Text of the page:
last few days, the Linux world has paid quite a lot of attention to this kernel patch, written by Mike Galbraith.
Its purpose is to make your desktop more responsive by grouping your tasks so that they have a better chance at getting their fair share of CPU time when some other task, notably a CPU hog, is running in the background. Lennart Poettering then offered his own solution, which requires no tweak of the kernel itself.
While Mike’s approach adds the concept of tty grouping to cgroup, Lennart’s one consists of grouping every task you launch under your own bash shell. The latter take actually offers better granularity.
It appears that this tweak just works. Hurray, then.
On Reddit, the question was asked: Does any one know if this linked linux speed patch will work on an ( linux based) android phone?
I’ve seen several replies that were quite off the mark so I added my own (I
like being wrong too!)
Allow me to expand on it a little here:
Out of curiosity, I did a line-by-line comparison of the scheduler code
between three kernels: Linux stock 184.108.40.206, Android snapshot branch and HTC
Incredible MR3 2.6.32.
Well, they are all different. But the question is: how different? In this case, not different enough to be seen as “different schedulers.”
Overall, the three branches use the fair scheduler. With these differences:
Unsurprisingly, the Android code cares about task freezing.
On the Android side, the real-time portion does not let you add a task to the head of the queue
It seems more concerned with proper IRQ handling
The Incredible code aligns its timing on the clock rather than raw CPU time, again – I suppose – out of care for overall sync., including IRQ timing (It also pushes the logic a bit further by making sure that it uses the high-res timer)
All tasks’ iowait time is included in init ’s own iowait time. My guess is for statistics purpose; possibly including battery life.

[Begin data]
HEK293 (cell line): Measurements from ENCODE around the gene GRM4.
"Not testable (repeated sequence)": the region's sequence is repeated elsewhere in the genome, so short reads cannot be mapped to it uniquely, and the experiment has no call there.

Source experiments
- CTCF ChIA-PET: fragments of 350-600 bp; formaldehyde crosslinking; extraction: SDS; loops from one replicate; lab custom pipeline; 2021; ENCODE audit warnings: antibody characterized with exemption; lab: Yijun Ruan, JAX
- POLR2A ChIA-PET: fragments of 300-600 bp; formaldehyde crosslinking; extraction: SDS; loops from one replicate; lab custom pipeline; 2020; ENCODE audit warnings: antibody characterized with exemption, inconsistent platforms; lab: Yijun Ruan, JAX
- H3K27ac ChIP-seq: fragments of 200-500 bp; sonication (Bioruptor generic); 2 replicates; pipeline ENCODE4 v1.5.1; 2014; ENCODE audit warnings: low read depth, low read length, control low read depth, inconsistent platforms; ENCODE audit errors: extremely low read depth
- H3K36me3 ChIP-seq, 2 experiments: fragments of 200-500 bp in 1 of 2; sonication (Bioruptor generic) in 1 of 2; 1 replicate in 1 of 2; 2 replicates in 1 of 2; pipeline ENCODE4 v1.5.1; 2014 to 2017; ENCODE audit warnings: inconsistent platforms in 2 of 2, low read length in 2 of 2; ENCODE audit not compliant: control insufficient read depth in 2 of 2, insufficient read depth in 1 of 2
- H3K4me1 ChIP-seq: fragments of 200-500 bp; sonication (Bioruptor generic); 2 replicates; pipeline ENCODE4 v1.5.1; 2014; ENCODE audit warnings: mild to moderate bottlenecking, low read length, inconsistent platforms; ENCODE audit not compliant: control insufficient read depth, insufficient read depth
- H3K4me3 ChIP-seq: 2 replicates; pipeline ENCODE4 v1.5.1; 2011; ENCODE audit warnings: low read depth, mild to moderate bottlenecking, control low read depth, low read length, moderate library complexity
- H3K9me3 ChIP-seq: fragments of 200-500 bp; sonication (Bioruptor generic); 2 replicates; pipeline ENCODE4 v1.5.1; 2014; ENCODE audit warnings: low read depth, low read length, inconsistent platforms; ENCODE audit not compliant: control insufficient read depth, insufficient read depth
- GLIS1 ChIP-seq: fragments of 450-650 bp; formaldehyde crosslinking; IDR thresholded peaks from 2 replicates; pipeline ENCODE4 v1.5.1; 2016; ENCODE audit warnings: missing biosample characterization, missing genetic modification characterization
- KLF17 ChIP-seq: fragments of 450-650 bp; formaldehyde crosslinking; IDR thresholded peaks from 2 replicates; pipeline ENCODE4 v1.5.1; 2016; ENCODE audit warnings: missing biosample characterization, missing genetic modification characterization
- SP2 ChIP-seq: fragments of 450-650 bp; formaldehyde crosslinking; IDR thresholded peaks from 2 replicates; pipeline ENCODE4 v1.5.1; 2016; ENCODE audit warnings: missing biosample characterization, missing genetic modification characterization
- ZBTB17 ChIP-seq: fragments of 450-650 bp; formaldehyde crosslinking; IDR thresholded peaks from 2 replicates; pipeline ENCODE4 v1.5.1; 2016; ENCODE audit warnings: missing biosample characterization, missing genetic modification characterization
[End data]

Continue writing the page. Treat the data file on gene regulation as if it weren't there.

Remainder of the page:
Tasks enqueuing is simplified to ignore the “migrate” flag. However, load balancing is implemented and CPUs can be found not eligible for process migration. If they are, the same algorithm is used as in the stock kernel.
When attaching a task, Android does not immediately check for ownership. It does, however, make up for this by testing that the process has the CAP_SYS_ADMIN Posix capability.
Oh, how exciting.
So, what does this mean for Android? Can we just tweak a phone as we would a
Unfortunately, the answer is no.
Even though cgroups are alive and well in our phones, you do not log in on different ttys (best concise-yet-accurate comment winner), which means that the kernel patch would not really help. And we do not have a bash shell that we could rely on to apply Lennart’s tweak.
OK, allow me to add a caveat : we may be able to group the applications you get from the market on one side and the phone’s system applications on the other. This would be a different tweak but in the same spirit.
This would not do anything to prevent market application “A” from starving market application “B”, though.
As far as I can tell, Android does not see strong enough a difference between activities and services for it to be useful either.
Need more cowbells!
Note, too, that while Android’s code is ready to handle load balancing, this
would not helps us much. Let’s have a look a the three current top sellers:
Ouch. Not much to balance against. This should change when the next generation of SnapDragon is released as it should have multiple cores.